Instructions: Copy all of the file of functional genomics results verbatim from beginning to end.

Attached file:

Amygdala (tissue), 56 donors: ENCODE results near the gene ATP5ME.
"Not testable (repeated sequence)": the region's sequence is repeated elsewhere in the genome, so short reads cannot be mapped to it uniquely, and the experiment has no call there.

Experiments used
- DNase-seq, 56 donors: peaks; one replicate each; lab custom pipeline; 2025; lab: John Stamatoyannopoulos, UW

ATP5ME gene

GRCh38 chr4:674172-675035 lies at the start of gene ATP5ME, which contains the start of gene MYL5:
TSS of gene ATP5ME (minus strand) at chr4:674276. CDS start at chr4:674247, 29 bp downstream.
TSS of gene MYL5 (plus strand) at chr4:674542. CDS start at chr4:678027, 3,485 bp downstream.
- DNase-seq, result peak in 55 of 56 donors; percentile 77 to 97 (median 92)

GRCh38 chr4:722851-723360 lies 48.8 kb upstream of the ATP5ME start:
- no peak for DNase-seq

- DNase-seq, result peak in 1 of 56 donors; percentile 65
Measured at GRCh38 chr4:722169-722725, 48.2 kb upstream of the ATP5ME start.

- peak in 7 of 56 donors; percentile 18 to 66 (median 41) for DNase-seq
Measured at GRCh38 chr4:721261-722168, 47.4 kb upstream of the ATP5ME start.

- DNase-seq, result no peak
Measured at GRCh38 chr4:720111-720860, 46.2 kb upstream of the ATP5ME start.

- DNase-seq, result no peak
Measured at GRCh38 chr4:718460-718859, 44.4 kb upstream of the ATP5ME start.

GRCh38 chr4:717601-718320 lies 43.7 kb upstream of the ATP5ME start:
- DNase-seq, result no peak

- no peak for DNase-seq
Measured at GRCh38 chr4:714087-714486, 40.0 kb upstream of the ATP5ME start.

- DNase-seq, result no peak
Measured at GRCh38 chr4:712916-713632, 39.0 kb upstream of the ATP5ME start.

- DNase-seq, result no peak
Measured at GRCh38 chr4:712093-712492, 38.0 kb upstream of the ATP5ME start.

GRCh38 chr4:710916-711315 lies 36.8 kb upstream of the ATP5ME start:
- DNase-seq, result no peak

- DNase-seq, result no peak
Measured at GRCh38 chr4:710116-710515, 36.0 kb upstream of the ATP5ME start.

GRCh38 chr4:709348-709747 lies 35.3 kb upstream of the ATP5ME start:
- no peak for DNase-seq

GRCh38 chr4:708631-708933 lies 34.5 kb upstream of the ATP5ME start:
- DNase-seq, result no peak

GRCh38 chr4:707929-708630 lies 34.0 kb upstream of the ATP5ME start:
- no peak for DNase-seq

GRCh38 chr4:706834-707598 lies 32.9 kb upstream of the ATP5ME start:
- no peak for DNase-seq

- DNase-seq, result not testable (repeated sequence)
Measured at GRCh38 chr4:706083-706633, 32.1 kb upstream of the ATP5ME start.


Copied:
Amygdala (tissue), 56 donors: ENCODE results near the gene ATP5ME.
"Not testable (repeated sequence)": the region's sequence is repeated elsewhere in the genome, so short reads cannot be mapped to it uniquely, and the experiment has no call there.

Experiments used
- DNase-seq, 56 donors: peaks; one replicate each; lab custom pipeline; 2025; lab: John Stamatoyannopoulos, UW

ATP5ME gene

GRCh38 chr4:674172-675035 lies at the start of gene ATP5ME, which contains the start of gene MYL5:
TSS of gene ATP5ME (minus strand) at chr4:674276. CDS start at chr4:674247, 29 bp downstream.
TSS of gene MYL5 (plus strand) at chr4:674542. CDS start at chr4:678027, 3,485 bp downstream.
- DNase-seq, result peak in 55 of 56 donors; percentile 77 to 97 (median 92)

GRCh38 chr4:722851-723360 lies 48.8 kb upstream of the ATP5ME start:
- no peak for DNase-seq

- DNase-seq, result peak in 1 of 56 donors; percentile 65
Measured at GRCh38 chr4:722169-722725, 48.2 kb upstream of the ATP5ME start.

- peak in 7 of 56 donors; percentile 18 to 66 (median 41) for DNase-seq
Measured at GRCh38 chr4:721261-722168, 47.4 kb upstream of the ATP5ME start.

- DNase-seq, result no peak
Measured at GRCh38 chr4:720111-720860, 46.2 kb upstream of the ATP5ME start.

- DNase-seq, result no peak
Measured at GRCh38 chr4:718460-718859, 44.4 kb upstream of the ATP5ME start.

GRCh38 chr4:717601-718320 lies 43.7 kb upstream of the ATP5ME start:
- DNase-seq, result no peak

- no peak for DNase-seq
Measured at GRCh38 chr4:714087-714486, 40.0 kb upstream of the ATP5ME start.

- DNase-seq, result no peak
Measured at GRCh38 chr4:712916-713632, 39.0 kb upstream of the ATP5ME start.

- DNase-seq, result no peak
Measured at GRCh38 chr4:712093-712492, 38.0 kb upstream of the ATP5ME start.

GRCh38 chr4:710916-711315 lies 36.8 kb upstream of the ATP5ME start:
- DNase-seq, result no peak

- DNase-seq, result no peak
Measured at GRCh38 chr4:710116-710515, 36.0 kb upstream of the ATP5ME start.

GRCh38 chr4:709348-709747 lies 35.3 kb upstream of the ATP5ME start:
- no peak for DNase-seq

GRCh38 chr4:708631-708933 lies 34.5 kb upstream of the ATP5ME start:
- DNase-seq, result no peak

GRCh38 chr4:707929-708630 lies 34.0 kb upstream of the ATP5ME start:
- no peak for DNase-seq

GRCh38 chr4:706834-707598 lies 32.9 kb upstream of the ATP5ME start:
- no peak for DNase-seq

- DNase-seq, result not testable (repeated sequence)
Measured at GRCh38 chr4:706083-706633, 32.1 kb upstream of the ATP5ME start.